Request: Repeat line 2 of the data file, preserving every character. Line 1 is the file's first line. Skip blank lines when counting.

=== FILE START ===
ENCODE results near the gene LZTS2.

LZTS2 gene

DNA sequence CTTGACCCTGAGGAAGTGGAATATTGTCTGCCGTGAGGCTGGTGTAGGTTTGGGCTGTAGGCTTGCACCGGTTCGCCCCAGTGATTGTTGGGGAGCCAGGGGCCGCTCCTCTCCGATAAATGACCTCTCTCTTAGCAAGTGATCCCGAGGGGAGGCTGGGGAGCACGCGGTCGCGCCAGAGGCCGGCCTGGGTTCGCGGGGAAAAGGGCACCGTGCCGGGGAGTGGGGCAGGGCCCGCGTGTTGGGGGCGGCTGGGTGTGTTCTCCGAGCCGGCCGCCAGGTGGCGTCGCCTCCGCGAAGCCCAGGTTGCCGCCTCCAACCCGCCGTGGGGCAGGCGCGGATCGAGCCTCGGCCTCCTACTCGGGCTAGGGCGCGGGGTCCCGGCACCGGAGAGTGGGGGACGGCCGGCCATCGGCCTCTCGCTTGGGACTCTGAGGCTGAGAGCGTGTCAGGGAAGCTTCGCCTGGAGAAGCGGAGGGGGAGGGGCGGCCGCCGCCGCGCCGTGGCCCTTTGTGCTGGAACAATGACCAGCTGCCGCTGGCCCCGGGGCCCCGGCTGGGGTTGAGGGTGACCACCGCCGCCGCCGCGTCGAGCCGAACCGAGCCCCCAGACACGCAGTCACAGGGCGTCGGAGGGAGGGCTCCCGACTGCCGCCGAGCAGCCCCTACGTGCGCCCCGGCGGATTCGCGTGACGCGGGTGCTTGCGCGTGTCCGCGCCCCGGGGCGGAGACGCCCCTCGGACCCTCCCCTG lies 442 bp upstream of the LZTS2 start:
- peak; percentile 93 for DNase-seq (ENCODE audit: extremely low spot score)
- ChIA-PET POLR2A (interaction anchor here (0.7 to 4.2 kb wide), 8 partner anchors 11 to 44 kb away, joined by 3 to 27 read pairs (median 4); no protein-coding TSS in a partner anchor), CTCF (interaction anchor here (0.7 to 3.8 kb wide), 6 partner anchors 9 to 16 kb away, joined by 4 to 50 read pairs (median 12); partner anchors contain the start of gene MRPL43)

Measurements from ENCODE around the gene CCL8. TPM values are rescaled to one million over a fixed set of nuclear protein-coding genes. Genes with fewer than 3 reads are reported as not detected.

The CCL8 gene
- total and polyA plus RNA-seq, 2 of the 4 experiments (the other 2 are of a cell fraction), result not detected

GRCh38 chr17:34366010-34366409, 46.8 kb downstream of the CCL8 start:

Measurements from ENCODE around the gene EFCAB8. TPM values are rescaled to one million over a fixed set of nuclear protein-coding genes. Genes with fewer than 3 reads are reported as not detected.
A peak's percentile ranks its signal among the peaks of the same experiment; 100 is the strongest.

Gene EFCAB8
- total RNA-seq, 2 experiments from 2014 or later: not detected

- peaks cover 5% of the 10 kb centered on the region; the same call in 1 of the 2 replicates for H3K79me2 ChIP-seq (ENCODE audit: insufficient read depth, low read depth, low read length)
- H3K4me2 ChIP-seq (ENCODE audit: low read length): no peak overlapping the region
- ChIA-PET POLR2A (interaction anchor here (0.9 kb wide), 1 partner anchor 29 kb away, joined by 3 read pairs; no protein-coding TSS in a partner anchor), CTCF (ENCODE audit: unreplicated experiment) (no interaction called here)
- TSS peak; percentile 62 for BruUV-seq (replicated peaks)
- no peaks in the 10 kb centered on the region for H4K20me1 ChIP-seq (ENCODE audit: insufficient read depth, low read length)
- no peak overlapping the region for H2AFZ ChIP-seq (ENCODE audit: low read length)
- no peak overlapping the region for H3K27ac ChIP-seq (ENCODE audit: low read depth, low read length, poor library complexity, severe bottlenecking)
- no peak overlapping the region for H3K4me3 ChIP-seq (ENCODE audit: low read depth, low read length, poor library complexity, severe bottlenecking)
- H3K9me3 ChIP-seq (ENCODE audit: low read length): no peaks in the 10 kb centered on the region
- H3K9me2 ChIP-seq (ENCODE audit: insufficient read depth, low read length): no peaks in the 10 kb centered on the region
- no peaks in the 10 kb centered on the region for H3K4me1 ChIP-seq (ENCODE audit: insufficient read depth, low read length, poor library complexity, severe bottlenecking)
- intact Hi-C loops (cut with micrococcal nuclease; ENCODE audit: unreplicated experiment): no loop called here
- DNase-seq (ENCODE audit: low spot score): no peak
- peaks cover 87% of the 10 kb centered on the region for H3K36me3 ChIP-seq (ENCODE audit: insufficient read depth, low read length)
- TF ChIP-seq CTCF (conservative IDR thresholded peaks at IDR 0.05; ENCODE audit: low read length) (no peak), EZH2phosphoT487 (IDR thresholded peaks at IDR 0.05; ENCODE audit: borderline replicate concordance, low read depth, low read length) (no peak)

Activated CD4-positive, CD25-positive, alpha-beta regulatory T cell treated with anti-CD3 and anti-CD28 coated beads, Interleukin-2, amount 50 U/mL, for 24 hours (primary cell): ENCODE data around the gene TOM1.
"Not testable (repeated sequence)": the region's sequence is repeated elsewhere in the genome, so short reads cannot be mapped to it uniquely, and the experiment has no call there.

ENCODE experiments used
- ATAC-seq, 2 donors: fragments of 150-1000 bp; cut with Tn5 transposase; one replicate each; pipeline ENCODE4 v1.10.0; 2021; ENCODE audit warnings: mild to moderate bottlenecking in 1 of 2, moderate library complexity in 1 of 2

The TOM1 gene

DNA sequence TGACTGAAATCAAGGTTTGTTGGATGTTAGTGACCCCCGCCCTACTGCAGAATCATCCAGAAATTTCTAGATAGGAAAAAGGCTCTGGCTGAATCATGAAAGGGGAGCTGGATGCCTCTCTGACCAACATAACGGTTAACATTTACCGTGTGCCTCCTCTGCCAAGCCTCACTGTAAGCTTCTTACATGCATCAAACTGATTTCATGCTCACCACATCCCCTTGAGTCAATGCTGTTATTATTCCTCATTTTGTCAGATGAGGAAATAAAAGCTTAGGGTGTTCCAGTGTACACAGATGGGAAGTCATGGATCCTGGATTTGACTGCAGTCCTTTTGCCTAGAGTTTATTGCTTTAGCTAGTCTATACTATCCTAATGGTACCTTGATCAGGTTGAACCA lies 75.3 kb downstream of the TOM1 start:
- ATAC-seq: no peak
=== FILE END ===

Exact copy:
LZTS2 gene